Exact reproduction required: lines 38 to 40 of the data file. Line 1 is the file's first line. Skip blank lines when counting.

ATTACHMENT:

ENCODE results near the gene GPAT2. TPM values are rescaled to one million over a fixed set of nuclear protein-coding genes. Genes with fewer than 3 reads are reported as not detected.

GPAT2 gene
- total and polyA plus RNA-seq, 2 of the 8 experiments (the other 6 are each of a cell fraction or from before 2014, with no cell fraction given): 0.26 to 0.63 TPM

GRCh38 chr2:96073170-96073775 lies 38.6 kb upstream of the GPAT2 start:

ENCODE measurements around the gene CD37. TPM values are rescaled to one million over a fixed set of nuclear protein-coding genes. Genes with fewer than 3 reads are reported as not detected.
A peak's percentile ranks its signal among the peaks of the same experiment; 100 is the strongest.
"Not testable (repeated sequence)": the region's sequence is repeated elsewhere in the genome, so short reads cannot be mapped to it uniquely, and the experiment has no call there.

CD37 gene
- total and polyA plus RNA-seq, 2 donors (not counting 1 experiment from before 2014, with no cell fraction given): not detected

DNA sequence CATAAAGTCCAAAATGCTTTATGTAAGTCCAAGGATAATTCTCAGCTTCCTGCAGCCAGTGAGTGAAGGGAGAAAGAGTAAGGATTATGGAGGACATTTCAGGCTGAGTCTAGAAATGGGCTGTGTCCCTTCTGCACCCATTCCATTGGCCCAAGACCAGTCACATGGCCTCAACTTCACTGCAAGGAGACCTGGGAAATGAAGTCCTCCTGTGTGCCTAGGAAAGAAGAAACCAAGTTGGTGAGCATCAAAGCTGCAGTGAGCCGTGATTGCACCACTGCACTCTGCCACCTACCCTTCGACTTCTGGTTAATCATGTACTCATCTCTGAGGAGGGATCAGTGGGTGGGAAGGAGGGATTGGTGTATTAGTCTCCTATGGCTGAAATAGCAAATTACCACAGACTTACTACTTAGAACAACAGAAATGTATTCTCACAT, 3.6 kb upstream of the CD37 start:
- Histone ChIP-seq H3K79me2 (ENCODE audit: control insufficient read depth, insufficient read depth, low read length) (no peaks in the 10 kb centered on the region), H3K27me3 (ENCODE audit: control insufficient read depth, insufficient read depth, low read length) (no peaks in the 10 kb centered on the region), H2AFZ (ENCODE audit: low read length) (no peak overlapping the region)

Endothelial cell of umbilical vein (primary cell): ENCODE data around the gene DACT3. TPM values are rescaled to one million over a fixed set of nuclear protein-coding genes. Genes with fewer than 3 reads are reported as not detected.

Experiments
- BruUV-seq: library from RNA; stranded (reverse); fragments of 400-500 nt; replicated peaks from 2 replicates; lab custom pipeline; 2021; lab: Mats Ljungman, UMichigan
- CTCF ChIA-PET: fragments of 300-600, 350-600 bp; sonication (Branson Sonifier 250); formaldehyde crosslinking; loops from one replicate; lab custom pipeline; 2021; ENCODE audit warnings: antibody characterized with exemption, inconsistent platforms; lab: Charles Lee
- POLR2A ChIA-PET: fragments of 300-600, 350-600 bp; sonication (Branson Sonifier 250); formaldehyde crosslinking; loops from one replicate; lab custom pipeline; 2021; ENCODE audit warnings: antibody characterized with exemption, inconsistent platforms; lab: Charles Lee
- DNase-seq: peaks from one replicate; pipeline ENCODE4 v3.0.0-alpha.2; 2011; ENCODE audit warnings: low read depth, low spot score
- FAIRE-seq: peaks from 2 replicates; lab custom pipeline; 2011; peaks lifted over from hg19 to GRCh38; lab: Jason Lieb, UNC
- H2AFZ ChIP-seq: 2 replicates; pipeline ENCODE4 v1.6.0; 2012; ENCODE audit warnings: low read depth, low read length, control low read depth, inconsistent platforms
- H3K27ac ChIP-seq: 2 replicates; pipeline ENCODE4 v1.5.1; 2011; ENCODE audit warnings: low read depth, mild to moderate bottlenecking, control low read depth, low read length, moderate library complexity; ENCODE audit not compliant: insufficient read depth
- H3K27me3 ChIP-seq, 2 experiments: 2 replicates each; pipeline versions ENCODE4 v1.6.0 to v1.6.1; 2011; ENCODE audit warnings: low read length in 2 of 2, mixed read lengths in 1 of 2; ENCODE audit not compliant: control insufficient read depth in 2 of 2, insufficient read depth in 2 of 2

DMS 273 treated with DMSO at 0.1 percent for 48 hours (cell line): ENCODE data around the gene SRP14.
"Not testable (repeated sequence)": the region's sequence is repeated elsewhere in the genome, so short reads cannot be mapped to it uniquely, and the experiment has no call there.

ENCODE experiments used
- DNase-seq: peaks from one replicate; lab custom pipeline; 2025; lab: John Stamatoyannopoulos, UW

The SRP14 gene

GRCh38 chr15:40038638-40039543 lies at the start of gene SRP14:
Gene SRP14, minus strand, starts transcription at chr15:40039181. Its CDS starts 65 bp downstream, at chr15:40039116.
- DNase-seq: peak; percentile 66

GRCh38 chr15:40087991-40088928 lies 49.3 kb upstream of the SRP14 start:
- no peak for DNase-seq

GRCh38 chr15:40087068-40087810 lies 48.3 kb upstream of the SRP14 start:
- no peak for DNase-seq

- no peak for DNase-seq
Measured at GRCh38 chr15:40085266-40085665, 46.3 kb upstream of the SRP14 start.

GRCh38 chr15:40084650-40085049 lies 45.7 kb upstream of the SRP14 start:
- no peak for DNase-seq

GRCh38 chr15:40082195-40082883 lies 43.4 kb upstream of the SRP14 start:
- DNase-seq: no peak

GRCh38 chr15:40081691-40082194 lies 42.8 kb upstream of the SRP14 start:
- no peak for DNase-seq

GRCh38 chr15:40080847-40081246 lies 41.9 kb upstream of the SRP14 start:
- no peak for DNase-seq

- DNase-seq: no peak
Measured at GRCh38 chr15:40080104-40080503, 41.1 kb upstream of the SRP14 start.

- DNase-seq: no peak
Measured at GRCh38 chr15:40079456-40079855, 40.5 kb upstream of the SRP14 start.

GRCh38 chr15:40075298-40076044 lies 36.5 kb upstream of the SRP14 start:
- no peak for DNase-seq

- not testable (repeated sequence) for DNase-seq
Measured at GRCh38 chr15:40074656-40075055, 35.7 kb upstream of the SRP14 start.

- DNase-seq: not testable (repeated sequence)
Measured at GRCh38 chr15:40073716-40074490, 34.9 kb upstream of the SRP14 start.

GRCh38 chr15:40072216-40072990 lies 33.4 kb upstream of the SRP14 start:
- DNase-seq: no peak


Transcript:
GRCh38 chr15:40082195-40082883 lies 43.4 kb upstream of the SRP14 start:
- DNase-seq: no peak

GRCh38 chr15:40081691-40082194 lies 42.8 kb upstream of the SRP14 start: